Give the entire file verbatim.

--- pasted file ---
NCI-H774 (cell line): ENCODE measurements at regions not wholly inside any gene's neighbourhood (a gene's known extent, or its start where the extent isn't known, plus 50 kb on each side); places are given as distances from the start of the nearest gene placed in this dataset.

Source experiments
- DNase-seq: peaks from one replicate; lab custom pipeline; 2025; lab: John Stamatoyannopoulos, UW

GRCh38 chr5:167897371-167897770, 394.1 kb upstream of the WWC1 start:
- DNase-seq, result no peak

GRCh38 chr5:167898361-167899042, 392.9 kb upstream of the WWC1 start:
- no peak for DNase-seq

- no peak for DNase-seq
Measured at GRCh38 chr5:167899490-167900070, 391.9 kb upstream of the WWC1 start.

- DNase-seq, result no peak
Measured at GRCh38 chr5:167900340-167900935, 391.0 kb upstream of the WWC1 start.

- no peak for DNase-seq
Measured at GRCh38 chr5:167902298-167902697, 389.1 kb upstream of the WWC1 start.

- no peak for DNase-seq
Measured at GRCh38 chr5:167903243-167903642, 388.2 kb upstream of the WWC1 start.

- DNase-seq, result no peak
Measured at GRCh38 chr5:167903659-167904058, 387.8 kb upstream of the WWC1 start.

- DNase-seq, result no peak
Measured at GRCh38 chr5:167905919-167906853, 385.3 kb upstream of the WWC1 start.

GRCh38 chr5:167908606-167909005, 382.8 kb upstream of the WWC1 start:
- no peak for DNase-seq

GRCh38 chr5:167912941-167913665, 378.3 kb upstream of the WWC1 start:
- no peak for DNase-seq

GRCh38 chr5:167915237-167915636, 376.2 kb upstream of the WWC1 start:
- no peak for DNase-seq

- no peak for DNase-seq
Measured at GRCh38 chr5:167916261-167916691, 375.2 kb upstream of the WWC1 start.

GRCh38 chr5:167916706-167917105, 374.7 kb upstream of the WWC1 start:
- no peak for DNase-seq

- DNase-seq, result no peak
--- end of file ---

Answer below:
NCI-H774 (cell line): ENCODE measurements at regions not wholly inside any gene's neighbourhood (a gene's known extent, or its start where the extent isn't known, plus 50 kb on each side); places are given as distances from the start of the nearest gene placed in this dataset.

Source experiments
- DNase-seq: peaks from one replicate; lab custom pipeline; 2025; lab: John Stamatoyannopoulos, UW

GRCh38 chr5:167897371-167897770, 394.1 kb upstream of the WWC1 start:
- DNase-seq, result no peak

GRCh38 chr5:167898361-167899042, 392.9 kb upstream of the WWC1 start:
- no peak for DNase-seq

- no peak for DNase-seq
Measured at GRCh38 chr5:167899490-167900070, 391.9 kb upstream of the WWC1 start.

- DNase-seq, result no peak
Measured at GRCh38 chr5:167900340-167900935, 391.0 kb upstream of the WWC1 start.

- no peak for DNase-seq
Measured at GRCh38 chr5:167902298-167902697, 389.1 kb upstream of the WWC1 start.

- no peak for DNase-seq
Measured at GRCh38 chr5:167903243-167903642, 388.2 kb upstream of the WWC1 start.

- DNase-seq, result no peak
Measured at GRCh38 chr5:167903659-167904058, 387.8 kb upstream of the WWC1 start.

- DNase-seq, result no peak
Measured at GRCh38 chr5:167905919-167906853, 385.3 kb upstream of the WWC1 start.

GRCh38 chr5:167908606-167909005, 382.8 kb upstream of the WWC1 start:
- no peak for DNase-seq

GRCh38 chr5:167912941-167913665, 378.3 kb upstream of the WWC1 start:
- no peak for DNase-seq

GRCh38 chr5:167915237-167915636, 376.2 kb upstream of the WWC1 start:
- no peak for DNase-seq

- no peak for DNase-seq
Measured at GRCh38 chr5:167916261-167916691, 375.2 kb upstream of the WWC1 start.

GRCh38 chr5:167916706-167917105, 374.7 kb upstream of the WWC1 start:
- no peak for DNase-seq

- DNase-seq, result no peak